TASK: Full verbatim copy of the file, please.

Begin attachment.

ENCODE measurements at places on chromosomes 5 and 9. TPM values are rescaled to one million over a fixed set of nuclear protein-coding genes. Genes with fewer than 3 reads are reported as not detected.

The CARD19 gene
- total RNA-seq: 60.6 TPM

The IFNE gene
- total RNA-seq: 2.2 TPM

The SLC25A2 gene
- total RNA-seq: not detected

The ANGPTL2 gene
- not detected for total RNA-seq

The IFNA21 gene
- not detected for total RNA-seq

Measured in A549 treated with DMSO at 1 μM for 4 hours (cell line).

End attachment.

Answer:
ENCODE measurements at places on chromosomes 5 and 9. TPM values are rescaled to one million over a fixed set of nuclear protein-coding genes. Genes with fewer than 3 reads are reported as not detected.

The CARD19 gene
- total RNA-seq: 60.6 TPM

The IFNE gene
- total RNA-seq: 2.2 TPM

The SLC25A2 gene
- total RNA-seq: not detected

The ANGPTL2 gene
- not detected for total RNA-seq

The IFNA21 gene
- not detected for total RNA-seq

Measured in A549 treated with DMSO at 1 μM for 4 hours (cell line).